Heller in Pink Tights

US (1960): Western
100 min, No rating, Color, Available on videocassette

Sophia Loren, as a blond international actress, tours the Far West with Anthony Quinn's theatrical troupe, in George Cukor's only Western. The best parts are the theatrical performances of Mazeppa and La Belle H�l�ne, and some interchanges between Margaret O'Brien and Eileen Heckart, who play a stage mother-and-daughter team. The film is handsomely made, but the material is flat in an inoffensive sort of way, and Cukor dawdles; the final edit was not his, and he was unhappy with it. Adapted from a Louis L'Amour novel by Dudley Nichols and Walter Bernstein. With Ramon Novarro, Edmund Lowe, and Steve Forrest. Hoyningen-Huen� was the color consultant. Paramount.

Hello Frisco, Hello

US (1943): Musical
98 min, No rating, Color, Available on videocassette

The Barbary Coast, again. Mediocrity enshrined. A musical from 20th Century-Fox, with Alice Faye, John Payne, Jack Oakie, Laird Cregar, June Havoc, Lynn Bari, Ward Bond, George Barbier, and Aubrey Mather. The paste-up score ranges from "You'll Never Know" and "Hello Ma Baby" to such lethal jobs as "It's Tulip Time in Holland." Bruce Humberstone directed.

Hello, Dolly!

US (1969): Musical/Dance/Comedy
146 min, Rated G, Color, Available on videocassette and laserdisc

The whole archaic big-musical circus here surrounds a Happening-Barbra Streisand-and it's all worth seeing in order to see her. Directed by Gene Kelly. 20th Century-Fox.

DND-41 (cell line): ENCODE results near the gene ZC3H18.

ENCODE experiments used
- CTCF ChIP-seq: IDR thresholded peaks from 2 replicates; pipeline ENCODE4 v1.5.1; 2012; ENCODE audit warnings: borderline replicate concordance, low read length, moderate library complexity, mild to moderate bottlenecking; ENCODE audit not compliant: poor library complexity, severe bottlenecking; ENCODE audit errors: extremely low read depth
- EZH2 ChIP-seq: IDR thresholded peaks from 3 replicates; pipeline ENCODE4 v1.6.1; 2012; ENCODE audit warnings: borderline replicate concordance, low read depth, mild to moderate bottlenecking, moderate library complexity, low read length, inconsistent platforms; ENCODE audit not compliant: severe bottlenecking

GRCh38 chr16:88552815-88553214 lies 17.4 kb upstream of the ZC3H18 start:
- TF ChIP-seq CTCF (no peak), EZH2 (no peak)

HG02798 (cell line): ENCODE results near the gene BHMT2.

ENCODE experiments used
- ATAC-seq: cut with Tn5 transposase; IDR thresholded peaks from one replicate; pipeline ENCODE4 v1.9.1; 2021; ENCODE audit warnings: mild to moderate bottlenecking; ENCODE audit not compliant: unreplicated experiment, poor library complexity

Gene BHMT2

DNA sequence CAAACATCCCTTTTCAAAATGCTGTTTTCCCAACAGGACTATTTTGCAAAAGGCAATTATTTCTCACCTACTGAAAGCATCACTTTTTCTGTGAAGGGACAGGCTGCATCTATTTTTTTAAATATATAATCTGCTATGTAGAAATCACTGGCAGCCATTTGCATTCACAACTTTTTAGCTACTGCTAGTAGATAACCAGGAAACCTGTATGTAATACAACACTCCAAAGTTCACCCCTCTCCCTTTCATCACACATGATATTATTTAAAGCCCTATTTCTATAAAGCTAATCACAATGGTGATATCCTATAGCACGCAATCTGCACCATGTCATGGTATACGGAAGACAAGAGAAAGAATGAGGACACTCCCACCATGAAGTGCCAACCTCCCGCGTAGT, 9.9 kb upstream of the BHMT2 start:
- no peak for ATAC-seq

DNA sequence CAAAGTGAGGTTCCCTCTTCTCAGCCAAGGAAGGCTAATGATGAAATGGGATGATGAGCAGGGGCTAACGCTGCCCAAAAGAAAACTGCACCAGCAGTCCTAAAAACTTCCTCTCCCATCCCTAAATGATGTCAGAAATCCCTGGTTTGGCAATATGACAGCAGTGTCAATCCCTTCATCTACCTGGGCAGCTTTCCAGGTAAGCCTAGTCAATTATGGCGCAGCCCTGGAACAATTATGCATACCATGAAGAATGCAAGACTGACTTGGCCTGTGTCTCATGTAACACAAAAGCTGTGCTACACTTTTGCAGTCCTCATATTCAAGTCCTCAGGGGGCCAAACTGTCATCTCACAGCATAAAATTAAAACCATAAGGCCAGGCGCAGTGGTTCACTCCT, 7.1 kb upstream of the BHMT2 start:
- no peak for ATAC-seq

For a more extended discussion, see Pauline Kael's book Deeper into Movies.

Henry V

UK (1945): War/Drama
137 min, No rating, Color, Available on videocassette and laserdisc

Shakespeare's Henry V is the story of the playboy Plantagenet who grew up to become a great leader and, at 27, defeated the armies of France at Agincourt. There, at the last major stand of medieval chivalry, the English archers, outnumbered five to one, cut down the fatally encumbered knights of France. Laurence Olivier once said that it was the sort of juvenile role that you can't play when you're a juvenile-"When you are young, you are too bashful to play a hero; you debunk it. It isn't until you're older that you can understand the pictorial beauty of heroism." He came to it at the right time. His production-it was his first time out as a film director-is a triumph of color, music, spectacle, and soaring heroic poetry, and, as actor, he brings lungs, exultation, and a guileful wit to the role. The film has true charm. With Renee Asherson as Princess Katherine, Leslie Banks as Chorus, George Robey as Falstaff, Esmond Knight as Fluellen, Leo Genn as the Constable of France, Felix Aylmer as the Archbishop of Canterbury, Niall MacGinnis as MacMorris, Robert Newton as Ancient Pistol, Harcourt Williams as Charles VI, Max Adrian as the Dauphin, Robert Helpmann as the Bishop of Ely, and Ernest Thesiger as the Duke of Berri. The music is by William Walton; the cinematography is by Robert Krasker and Jack Hildyard. (2 hours and 14 minutes.)